The efforts of Anne Frank’s family to emigrate to the United States were thwarted by “American bureaucracy, war, and time,” historians say.
New joint research by the Anne Frank House and the US Holocaust Memorial Museum indicates the family applied for American visas twice and Anne’s father, Otto Frank, applied for a Cuban visa. But these efforts were undermined by suspicious and skeptical immigration officials, wartime events and endless bureaucratic hurdles here and in Europe.
“I am forced to look out for emigration and as far as I can see the USA is the only country we could go to,” Otto Frank wrote in a letter to a friend living in New York.
Anne was 13 when she went into hiding from the Nazis with her family in the “Secret Annex,” a hidden enclave at the back of her father’s former office in Amsterdam, Netherlands. After her family was arrested by the German secret police in 1944, she was taken to a concentration camp in Bergen-Belsen, where she died shortly before the end of World War II.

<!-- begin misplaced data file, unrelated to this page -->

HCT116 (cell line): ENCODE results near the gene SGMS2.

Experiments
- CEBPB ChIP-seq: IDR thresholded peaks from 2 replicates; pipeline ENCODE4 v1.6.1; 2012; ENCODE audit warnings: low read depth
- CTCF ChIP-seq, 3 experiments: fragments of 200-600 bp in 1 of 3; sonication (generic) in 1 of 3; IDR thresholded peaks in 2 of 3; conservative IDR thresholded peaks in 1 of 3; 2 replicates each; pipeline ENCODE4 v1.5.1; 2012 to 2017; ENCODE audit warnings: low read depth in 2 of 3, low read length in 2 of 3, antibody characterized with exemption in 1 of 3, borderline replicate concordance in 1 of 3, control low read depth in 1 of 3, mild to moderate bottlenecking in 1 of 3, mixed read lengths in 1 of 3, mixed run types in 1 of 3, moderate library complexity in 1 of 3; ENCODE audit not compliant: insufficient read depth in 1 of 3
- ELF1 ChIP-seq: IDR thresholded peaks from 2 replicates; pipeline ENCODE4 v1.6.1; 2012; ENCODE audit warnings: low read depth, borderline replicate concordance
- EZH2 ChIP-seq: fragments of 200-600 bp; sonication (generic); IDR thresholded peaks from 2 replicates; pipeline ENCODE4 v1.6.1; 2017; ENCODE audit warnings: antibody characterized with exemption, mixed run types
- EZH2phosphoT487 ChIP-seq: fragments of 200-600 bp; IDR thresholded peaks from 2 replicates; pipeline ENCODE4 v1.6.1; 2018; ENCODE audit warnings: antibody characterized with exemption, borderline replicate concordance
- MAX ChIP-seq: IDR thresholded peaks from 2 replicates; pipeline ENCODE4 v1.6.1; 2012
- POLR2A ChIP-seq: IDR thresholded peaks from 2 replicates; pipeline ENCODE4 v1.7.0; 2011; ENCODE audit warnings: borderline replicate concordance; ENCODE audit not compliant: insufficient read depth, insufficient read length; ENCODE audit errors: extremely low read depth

She kept a diary throughout her time in hiding, and after her death, her father published it in 1947. The book remains one of the world’s best-read, and it transformed a young girl who had perished in the Holocaust into a potent symbol. An English version, The Diary of a Young Girl, was issued in 1952.
Based on new documents and interviews, the museums’ historians said the family appears to have collected numerous documents around 1938 and filed visa applications at the US consulate in Rotterdam, Netherlands – the only one in the country issuing visas.
But the consulate was destroyed in 1940 during a German bombardment as the family waited for an answer.